Andrew Gillum. (Photo: Joey Foley/Getty Images)
At an Emerging Leaders town hall meeting at the Congressional Black Caucus Foundation’s annual legislative conference Friday morning, activists and lawmakers stressed the urgency of continuous African-American involvement in the politics and policies that affect their communities, as opposed to showing such enthusiasm only for critical elections.
During President Obama’s first White House bid, African-Americans were fired up, politically engaged and turned out at the polls at unprecedentedly high rates to help ensure the election of the nation’s first Black president. Once their goal was accomplished, they thought their job was done. Unfortunately, President Obama and African-Americans have been hard hit by the economic crisis that preceded his election — Obama politically and African-Americans economically, with high unemployment rates that also are unprecedentedly high. Unemployment has awakened apathetic Black voters, but it shouldn’t take a crisis to keep them up and active, the town hall panelists said.
“My hope is that we don’t allow the campaign to parachute in, bring their resources, bring their money, organize your community and once the election is over, allow that apparatus to collapse,” said Andrew Gillum, a Tallahassee, Florida, city commissioner.
Both Obama and African-American communities have suffered, he said, because they didn’t stay engaged on each other’s issues and agenda, and Black voters also need to keep their local and state-elected officials accountable for providing solutions. Gillum said that although his city is 70 percent Democratic, “the Tea Party is on my butt every day. I’m like, where are my people?” He said that once next year’s elections are over, communities must utilize the organizing efforts and local talent that Obama will bring to them during his campaign to keep it going to make long-lasting change.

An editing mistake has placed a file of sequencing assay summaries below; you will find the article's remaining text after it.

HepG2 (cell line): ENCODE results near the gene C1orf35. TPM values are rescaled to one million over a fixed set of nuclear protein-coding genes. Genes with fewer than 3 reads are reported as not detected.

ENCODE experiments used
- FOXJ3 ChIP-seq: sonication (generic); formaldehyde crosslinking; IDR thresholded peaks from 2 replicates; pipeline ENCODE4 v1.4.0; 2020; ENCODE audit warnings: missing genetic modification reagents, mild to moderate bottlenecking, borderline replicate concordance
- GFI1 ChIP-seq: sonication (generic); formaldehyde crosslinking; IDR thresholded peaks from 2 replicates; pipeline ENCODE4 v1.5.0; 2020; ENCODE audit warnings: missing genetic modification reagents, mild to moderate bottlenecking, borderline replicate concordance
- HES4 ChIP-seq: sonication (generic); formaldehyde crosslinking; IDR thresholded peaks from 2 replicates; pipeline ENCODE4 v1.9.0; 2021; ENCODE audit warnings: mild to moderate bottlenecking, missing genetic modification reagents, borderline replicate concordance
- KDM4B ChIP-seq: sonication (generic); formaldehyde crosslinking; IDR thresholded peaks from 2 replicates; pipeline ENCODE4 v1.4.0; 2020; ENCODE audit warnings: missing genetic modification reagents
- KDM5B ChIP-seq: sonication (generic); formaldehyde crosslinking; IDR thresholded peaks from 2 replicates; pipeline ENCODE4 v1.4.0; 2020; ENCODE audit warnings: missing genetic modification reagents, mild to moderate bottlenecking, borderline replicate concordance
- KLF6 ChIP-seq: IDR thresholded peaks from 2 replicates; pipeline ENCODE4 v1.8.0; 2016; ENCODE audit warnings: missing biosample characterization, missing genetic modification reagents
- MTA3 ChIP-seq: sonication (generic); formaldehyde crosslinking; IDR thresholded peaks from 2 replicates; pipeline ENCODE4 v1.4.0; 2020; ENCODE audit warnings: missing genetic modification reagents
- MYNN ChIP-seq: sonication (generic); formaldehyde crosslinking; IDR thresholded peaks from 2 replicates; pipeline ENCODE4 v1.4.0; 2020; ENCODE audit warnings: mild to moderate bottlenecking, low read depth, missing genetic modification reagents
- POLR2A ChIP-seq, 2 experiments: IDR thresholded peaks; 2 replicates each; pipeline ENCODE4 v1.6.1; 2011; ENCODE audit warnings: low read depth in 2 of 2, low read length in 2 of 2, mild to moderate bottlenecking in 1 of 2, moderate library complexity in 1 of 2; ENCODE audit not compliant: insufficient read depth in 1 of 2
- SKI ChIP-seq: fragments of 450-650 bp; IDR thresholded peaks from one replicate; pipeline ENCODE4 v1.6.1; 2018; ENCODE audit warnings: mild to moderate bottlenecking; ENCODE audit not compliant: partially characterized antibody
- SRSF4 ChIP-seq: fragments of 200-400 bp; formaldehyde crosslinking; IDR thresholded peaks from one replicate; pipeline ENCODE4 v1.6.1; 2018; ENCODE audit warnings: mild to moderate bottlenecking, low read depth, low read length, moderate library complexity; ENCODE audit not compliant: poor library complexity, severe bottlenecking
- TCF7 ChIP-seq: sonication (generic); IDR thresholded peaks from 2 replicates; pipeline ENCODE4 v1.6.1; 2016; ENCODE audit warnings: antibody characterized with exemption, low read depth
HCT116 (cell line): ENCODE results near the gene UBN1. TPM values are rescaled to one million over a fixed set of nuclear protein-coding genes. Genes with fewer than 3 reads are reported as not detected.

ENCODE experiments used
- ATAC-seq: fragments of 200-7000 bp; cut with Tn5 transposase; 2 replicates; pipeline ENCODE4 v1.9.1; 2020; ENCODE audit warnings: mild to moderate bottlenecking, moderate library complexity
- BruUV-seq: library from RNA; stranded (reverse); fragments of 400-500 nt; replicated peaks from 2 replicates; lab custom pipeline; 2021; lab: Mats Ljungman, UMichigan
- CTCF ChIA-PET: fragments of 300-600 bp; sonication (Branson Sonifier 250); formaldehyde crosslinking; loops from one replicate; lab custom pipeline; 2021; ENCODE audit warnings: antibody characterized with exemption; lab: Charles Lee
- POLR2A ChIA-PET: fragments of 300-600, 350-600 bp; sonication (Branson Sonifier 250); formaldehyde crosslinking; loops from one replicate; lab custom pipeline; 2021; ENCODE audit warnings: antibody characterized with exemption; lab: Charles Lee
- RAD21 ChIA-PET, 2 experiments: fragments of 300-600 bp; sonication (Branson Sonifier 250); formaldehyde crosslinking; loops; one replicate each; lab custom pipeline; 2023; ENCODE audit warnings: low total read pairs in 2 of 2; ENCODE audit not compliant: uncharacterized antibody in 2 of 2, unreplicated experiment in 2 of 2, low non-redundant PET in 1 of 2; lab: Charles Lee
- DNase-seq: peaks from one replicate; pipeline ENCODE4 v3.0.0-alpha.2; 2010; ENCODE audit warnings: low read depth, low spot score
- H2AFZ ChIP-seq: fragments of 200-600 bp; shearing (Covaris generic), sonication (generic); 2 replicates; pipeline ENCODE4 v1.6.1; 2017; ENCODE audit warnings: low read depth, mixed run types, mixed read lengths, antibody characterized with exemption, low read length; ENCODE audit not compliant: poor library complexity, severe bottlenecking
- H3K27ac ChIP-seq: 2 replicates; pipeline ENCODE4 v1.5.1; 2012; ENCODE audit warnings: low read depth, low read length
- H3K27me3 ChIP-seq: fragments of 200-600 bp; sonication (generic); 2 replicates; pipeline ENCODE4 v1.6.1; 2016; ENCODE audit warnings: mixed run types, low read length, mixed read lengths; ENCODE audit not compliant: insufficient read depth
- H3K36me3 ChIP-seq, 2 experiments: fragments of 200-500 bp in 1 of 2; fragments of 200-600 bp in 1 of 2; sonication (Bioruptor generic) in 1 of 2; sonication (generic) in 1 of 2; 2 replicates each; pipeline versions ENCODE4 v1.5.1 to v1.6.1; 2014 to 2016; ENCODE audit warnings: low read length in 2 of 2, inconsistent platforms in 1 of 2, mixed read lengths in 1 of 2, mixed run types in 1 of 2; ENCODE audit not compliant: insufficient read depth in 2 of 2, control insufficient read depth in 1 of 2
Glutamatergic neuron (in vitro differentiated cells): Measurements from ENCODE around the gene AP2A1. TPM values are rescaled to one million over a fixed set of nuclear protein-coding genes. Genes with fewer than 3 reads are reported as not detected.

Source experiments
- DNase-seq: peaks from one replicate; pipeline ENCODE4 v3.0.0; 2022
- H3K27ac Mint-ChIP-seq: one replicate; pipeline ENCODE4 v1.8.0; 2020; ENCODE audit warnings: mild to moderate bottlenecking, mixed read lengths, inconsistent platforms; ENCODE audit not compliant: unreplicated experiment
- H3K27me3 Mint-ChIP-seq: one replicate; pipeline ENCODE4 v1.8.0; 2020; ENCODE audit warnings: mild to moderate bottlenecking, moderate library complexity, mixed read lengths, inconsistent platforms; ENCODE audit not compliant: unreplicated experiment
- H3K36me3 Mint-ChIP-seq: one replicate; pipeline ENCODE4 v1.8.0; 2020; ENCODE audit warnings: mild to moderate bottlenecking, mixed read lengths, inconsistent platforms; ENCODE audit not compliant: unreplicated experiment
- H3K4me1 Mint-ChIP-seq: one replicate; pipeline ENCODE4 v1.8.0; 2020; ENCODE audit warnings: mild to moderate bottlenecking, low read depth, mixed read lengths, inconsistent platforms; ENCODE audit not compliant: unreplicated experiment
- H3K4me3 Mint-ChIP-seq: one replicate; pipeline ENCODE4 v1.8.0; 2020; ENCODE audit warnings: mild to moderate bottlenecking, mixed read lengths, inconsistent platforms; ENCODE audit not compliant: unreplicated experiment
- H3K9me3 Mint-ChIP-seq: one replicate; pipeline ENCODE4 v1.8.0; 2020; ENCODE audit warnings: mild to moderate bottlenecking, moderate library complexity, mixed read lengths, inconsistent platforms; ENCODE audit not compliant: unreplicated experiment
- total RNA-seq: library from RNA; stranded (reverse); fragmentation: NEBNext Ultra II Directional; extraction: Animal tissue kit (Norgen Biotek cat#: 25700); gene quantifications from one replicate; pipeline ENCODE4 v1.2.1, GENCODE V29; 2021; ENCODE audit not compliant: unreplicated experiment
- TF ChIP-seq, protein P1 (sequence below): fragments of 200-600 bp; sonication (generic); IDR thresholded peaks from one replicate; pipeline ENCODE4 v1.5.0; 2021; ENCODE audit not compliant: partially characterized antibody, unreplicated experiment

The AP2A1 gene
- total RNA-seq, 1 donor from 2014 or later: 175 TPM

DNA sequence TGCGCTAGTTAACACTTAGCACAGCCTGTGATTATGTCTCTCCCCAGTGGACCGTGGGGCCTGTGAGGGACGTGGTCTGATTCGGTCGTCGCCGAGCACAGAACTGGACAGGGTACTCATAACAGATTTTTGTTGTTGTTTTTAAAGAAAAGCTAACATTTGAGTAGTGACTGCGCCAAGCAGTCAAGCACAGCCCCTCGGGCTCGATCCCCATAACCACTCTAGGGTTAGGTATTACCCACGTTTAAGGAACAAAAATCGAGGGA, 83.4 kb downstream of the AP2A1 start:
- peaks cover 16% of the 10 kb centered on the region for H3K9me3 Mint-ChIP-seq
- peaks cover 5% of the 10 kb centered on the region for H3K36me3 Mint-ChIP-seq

Angela Rye, executive director for the Congressional Black Caucus, said that African-Americans have put all of their eggs in Obama’s basket, forgetting that there are other lawmakers who are responsible for dealing with their issues. Citing the Troy Davis case, Rye observed that instead of being proactive, Blacks tend to react to crises. She also said that it is critical that they build alliances with other groups, both minority and white, with whom they have shared interests, which will strengthen their influence.